The sunflower isn’t unusual. It’s normally not a flower that people go bonkers over trying to get. It’s actually quite common, and some may wonder how it even finds its way from the field into arrangements. Those who overlook its beauty don’t realize that they are missing out on a pretty awesome flower!
Sunflowers are native to North America and were cultivated by Native Americans as far back as 3000 BCE. By the 1500’s, the sunflower had made its way to Europe and was grown as an ornamental, before becoming popular for its oil. Russian farmers were the first to commercially grow sunflowers and hybridized them to create varieties with the potential to produce larger amounts of oil and seeds. These Russian hybrids gradually made their way back to the United States where commercial sunflower production took off and still remains today.
The scientific name for the sunflower is Helianthus. It is derived from the Greek words helios, which means sun and anthos, which means flower. It often symbolizes pure thoughts, pure love, longevity, pride, loyalty, and happiness. The sunflower has also become a symbol of worship and faithfulness in some religions.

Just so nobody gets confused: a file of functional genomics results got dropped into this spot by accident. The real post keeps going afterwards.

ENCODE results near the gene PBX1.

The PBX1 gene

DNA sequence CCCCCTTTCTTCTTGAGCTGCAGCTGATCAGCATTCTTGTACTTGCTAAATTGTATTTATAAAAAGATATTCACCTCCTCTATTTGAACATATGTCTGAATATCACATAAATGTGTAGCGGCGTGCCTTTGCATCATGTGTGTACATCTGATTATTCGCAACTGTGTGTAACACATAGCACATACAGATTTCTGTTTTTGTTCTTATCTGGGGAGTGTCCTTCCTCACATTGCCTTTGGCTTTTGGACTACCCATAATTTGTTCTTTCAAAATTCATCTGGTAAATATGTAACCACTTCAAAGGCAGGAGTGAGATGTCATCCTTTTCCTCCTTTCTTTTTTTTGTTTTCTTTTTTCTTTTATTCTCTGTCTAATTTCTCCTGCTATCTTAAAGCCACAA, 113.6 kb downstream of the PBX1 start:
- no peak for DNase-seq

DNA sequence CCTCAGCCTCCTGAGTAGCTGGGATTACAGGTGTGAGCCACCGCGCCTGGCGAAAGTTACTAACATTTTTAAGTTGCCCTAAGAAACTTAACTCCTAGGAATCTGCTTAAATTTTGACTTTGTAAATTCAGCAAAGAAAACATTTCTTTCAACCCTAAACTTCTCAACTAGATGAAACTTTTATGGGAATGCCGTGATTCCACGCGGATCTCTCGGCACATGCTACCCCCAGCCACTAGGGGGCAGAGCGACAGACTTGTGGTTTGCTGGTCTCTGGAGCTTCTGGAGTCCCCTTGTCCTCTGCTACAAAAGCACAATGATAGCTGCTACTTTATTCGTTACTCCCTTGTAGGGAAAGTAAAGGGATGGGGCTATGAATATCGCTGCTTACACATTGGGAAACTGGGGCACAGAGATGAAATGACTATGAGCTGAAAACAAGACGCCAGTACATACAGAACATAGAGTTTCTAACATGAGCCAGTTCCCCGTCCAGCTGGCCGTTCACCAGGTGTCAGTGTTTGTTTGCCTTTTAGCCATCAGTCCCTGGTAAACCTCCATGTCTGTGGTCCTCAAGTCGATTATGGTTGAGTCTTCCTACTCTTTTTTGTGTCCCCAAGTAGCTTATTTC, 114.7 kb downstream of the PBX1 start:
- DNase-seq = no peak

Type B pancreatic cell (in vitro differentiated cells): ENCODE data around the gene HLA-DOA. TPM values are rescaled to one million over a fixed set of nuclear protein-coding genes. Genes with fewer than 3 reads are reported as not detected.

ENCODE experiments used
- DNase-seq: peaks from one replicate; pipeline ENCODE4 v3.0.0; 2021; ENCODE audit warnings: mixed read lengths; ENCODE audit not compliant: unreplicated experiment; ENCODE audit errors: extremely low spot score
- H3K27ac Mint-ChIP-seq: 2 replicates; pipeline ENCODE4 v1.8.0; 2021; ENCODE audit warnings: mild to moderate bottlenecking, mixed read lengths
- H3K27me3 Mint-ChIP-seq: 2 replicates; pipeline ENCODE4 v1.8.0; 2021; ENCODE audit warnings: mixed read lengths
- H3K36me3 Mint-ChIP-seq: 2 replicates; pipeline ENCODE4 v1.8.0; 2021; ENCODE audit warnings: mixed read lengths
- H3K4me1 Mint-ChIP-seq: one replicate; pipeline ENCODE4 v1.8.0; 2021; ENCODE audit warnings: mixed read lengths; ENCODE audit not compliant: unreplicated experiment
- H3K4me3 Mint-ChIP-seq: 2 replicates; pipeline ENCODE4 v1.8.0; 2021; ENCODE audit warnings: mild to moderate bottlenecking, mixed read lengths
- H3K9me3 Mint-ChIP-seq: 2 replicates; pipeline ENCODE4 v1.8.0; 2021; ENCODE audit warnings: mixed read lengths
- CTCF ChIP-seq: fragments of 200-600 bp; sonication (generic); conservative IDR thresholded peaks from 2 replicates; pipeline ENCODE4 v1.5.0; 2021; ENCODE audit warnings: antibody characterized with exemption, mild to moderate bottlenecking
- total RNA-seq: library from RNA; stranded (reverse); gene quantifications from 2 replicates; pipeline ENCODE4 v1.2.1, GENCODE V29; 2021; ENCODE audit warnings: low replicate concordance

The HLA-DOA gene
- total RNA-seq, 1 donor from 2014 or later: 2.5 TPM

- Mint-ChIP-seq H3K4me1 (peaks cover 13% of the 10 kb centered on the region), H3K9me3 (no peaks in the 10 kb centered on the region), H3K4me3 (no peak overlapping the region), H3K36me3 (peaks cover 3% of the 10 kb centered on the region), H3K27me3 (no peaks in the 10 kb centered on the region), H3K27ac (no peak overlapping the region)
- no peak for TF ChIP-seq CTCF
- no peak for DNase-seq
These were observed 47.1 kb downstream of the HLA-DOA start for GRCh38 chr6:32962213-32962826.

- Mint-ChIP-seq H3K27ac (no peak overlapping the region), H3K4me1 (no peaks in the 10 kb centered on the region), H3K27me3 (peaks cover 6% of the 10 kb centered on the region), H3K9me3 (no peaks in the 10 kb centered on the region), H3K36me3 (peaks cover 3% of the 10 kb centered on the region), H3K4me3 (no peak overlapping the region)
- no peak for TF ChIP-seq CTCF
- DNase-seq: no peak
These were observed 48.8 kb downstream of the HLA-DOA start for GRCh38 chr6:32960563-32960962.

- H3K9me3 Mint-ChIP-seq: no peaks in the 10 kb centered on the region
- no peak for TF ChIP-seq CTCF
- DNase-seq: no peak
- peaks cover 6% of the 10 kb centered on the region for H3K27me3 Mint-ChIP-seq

The sunflower became the state flower of Kansas in 1903.
In the United States, North Dakota and South Dakota are the top producers for commercially grown sunflowers.
Sunflowers come in more colors than just yellow! They can be found in reds, oranges, browns, and even bi-colored.
The Guinness World Record for Tallest Sunflower is 30 feet 1 inch and was set in 2014 by Hans-Peter Schiffer of Germany!
Sunflowers have many different uses, including cut flowers, edible seeds and oil, and dye.
Young sunflowers will track the sun during the day and turn as it moves across the sky. This is called heliotropism.
Sunflowers bloom naturally in the late summer and can be found year round at the House of Flowers.